National Conference president Farooq Abdullah Thursday sought early conduct of elections in Jammu and Kashmir, apprehending that the BJP may attempt to get these delayed for the "fear of imminent defeat" due to its "misgovernance and failure" in keeping up the promises.
"Hold elections and the people of Jammu and Kashmir, not New Delhi, will choose the government they want for themselves," Abdullah said while paying homage to B R Ambedkar at a function held at Sher-e-Kashmir Bhavan here.
He said a stable and strong government alone can lead the state to peace and development.
The alliance on crutches, he said, does not suit the state, which is facing numerous challenges and exuded confidence that National Conference will get a "massive" mandate.
Referring to the landslide victory of NC in 1996, Abdullah said a discernible transformation was brought by building militancy damaged infrastructure, opening of schools, strengthening of health institutions, functioning of the various utility services etc.
In 2000, he claimed his government provided a "record 1.50 lakh jobs" to educated unemployed. "This all happened because of the strong and stable government," he added.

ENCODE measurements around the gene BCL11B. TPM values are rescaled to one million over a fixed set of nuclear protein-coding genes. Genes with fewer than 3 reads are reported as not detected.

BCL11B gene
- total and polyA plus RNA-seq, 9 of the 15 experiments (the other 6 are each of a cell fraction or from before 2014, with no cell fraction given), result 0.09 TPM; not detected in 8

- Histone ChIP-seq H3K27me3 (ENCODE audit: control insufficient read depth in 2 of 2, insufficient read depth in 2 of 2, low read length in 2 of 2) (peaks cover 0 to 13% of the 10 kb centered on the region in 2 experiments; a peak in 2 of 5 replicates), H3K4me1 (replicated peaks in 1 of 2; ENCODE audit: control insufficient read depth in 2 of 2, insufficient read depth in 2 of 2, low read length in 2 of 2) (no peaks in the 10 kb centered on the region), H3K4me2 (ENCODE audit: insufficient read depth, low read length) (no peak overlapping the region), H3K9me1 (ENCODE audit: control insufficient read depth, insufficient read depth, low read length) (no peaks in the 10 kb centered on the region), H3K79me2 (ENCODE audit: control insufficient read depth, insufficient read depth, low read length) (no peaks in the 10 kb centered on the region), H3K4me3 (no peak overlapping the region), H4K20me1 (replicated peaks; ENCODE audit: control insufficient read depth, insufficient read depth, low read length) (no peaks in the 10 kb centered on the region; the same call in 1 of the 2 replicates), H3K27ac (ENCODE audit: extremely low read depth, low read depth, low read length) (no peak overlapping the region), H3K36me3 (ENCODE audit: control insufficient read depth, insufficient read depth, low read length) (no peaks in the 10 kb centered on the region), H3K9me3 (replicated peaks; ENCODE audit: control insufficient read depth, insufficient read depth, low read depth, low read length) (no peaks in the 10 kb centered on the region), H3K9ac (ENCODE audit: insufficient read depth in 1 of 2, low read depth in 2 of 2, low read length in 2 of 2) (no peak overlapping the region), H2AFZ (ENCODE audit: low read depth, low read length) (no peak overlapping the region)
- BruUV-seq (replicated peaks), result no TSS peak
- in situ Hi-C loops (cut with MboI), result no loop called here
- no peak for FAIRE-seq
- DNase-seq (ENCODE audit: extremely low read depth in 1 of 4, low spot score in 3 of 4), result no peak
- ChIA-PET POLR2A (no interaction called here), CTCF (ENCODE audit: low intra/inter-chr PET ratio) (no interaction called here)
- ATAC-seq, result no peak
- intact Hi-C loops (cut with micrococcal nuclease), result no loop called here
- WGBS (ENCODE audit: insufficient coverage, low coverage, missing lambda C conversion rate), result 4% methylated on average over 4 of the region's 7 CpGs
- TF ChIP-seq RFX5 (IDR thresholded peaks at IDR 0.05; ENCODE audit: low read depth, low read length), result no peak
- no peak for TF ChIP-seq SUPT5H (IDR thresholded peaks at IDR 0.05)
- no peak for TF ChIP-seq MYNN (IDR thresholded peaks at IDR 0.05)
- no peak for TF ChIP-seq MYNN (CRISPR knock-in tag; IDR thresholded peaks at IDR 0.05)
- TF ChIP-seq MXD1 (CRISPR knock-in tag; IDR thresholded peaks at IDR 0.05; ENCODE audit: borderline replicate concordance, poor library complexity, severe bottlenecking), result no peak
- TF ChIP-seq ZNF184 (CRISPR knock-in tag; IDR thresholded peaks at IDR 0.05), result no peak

Abdullah complimented Governor Satya Pal Malik for dissolving the Legislative Assembly and ending the five months' era of "confusion and suspense with BJP desperately trying to manage support for installing a particular person as the chief minister".
Without naming the BJP, the NC chief lamented over "ill-conceived" decisions on GST and demonetization, saying these have "choked" avenues of employment and growth by adversely affecting industries and related sectors.
Even the state like Jammu and Kashmir could not escape from the ill-effects of anti-people policies perused by the Centre. He said the institutions have been destroyed by deploying RSS people in these, thus compromising with their identities.
He said he had pitched for opening of Kailash-Mansarovar route via Ladakh, which however did not happen. He hoped that Modi would consider taking up this issue with Beijing.
"Instead of visiting the family, Yogi chose to attend a sports event," he alleged.
(This story has not been edited by Business Standard staff and is auto-generated from a syndicated feed.)